Compliance Perspectives

Use Contact Logging to Ensure Lab Employees Practice Social Distancing

Managing a lab compliance program in the age of COVID-19 poses new and unprecedented challenges. One of the biggest and most important is ensuring that lab employees and the persons they interact with on the job follow social distancing requirements. To succeed in this effort, you must have the capability to track actual encounters. One possibility is digital technology, the use of apps, wearables and other so called “contact tracing” solutions that monitor encounters in real time. But in addition to being highly privacy-invasive, these solutions may be too costly and cumbersome for many labs. So, you may want to consider using this cheaper, easier and less intrusive manual method instead.

What’s At Stake

Without a vaccine or treatment, social distancing, i.e., keeping at least six feet away from other people, has been the primary defense against COVID-19. Even though the shutdown phase of the pandemic is ending, labs and other businesses will have to keep following social distancing requirements or risk shutdown and penalties, not to mention infections to staff.

The Role of Contact Logging

“Contact tracing” is the generic term for a system of gathering data about individuals’ physical encounters with other people. In the COVID-19 context, this data plays a crucial role in social distancing compliance monitoring by enabling your lab to:

  • Analyze the number, duration and nature of potentially dangerous encounters, i.e., those closer than six feet, involving lab employees; and
  • Identify the individuals involved in those encounters in case it becomes necessary to notify them of potential exposure, e.g., a physician who spent a lot of time working in close contact with one of your lab’s phlebotomists who tested positive for COVID-19 24 hours later.

How Contact Logging Works

Contact logging is a method of contact tracing in which employers gather the data manually by requiring each person who comes to their facilities complete a form logging the contacts they had while they were at the premises. As with any other system, contact logging requires clearly defined metrics. For purposes of social distancing, the key metric is contact closer than six feet.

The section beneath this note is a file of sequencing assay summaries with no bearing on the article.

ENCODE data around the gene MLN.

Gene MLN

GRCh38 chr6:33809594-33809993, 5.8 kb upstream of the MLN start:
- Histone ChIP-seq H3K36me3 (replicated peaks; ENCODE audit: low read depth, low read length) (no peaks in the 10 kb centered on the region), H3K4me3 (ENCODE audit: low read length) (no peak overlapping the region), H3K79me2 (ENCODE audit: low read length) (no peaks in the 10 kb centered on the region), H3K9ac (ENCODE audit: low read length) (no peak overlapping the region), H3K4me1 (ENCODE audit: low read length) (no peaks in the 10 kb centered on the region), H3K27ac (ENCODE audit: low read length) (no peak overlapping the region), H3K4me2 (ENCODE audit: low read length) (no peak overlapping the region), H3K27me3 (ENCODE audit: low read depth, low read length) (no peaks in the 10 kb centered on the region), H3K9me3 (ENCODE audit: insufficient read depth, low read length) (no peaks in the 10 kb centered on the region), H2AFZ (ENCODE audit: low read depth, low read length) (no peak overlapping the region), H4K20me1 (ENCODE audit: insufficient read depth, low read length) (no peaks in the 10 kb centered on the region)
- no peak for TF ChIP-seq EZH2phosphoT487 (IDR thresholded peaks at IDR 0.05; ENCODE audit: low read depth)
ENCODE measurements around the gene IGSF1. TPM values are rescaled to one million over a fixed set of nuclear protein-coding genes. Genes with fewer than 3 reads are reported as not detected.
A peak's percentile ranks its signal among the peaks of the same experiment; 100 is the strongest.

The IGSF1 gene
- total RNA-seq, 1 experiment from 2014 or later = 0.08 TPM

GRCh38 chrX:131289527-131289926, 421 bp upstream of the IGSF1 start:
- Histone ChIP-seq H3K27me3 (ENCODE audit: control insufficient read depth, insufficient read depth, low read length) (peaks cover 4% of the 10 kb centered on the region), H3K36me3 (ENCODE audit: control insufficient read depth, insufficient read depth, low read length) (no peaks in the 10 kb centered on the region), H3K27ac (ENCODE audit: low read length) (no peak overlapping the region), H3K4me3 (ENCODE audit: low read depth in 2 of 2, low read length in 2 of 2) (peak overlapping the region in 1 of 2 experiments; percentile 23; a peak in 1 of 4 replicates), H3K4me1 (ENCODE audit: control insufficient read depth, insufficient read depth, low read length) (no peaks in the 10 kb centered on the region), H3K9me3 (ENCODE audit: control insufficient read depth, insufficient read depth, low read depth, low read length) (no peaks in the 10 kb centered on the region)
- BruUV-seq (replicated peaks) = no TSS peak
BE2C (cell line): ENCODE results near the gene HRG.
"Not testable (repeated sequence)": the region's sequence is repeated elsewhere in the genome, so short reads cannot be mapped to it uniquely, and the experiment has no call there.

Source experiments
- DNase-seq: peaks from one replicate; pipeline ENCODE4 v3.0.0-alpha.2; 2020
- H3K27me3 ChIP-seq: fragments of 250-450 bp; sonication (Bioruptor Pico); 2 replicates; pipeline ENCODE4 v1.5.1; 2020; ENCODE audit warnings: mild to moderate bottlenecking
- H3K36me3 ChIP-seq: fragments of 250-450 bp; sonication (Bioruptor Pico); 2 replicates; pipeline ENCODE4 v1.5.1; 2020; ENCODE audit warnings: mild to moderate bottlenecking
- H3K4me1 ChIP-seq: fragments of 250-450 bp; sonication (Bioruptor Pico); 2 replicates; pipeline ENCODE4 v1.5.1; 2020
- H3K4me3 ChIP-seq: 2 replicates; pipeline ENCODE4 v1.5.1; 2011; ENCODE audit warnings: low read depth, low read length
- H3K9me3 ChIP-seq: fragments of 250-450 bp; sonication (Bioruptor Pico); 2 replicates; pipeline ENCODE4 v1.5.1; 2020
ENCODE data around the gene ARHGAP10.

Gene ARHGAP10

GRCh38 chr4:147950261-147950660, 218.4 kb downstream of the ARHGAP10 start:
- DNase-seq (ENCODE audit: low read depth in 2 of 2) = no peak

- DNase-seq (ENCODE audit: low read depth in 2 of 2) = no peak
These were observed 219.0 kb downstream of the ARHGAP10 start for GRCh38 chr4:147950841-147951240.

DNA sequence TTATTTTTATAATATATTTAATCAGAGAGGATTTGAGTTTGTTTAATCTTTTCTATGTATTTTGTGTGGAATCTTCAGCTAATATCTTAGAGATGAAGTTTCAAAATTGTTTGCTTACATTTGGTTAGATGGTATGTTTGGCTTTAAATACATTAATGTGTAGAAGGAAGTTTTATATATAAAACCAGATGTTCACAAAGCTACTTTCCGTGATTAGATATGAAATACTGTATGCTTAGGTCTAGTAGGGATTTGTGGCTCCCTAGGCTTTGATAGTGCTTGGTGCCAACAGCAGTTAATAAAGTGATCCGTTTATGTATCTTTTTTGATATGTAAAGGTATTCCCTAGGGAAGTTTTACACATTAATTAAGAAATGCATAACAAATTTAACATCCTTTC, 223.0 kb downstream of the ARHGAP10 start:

But you also need to maintain a sense of proportionality and accept the fact that some close contact is bound to occur at some point during the day with the understanding that COVID-19 infection risk is a function of not only distance but also duration of exposure. So, rather than every close encounter, the better metric would be close encounters lasting longer than a prescribed time period, such as 10 seconds. Two other key metrics:

  • “Dangerous contacts” that pose immediate hazard of infection regardless of distance and duration, e.g., somebody sneezes or coughs on another person; and
  • “Prolonged close contact,” a cumulative close contact exposure threshold (e.g., 15 minutes in a single shift) triggering the need for the lab to initiate discipline, notification or other organizational response.

The Mechanics of Contact Logging

For as long as the social distancing mandate remains in effect, you should require all persons who come to your facilities—not just lab employees but also vendors, clients, patients and visitors—to complete a log of close or dangerous contacts they had during their shift or visit, including the name of the person and approximate duration of close contacts in minutes and seconds and submit it to a supervisor. (You can adapt the Model Encounter Log for your own use).

Designate a lab supervisor to process the logs to confirm that each employee and visitor present during the shift submitted one, flag any dangerous contacts and total the cumulative minutes and seconds of each close contact time to determine whether there was any prolonged close contact.

Organizational Response Action

Require supervisors to immediately notify you of any dangerous or prolonged close contact so you can decide what, if anything, your lab should do in response. For example, should the employee be barred from entry and ordered to go into self-isolation? Do visitors involved in prolonged close contact need to be notified of their potential exposure? The supervisor should also follow up with any employee subject to prolonged close contact during the very next shift to go over the social distancing rules, get the employee’s explanation and determine whether to impose discipline in accordance with the lab’s progressive discipline policies.

Takeaway

If, like many compliance managers, you’ve been made the COVID-19 coordinator for your lab (if not, you might want to forward this analysis to whoever at your lab is performing that function), you face the daunting responsibility of enforcing social distancing. Contact logging is a relatively simple and inexpensive method for gathering the encounter data you need to ensure your own employees are following the rules.


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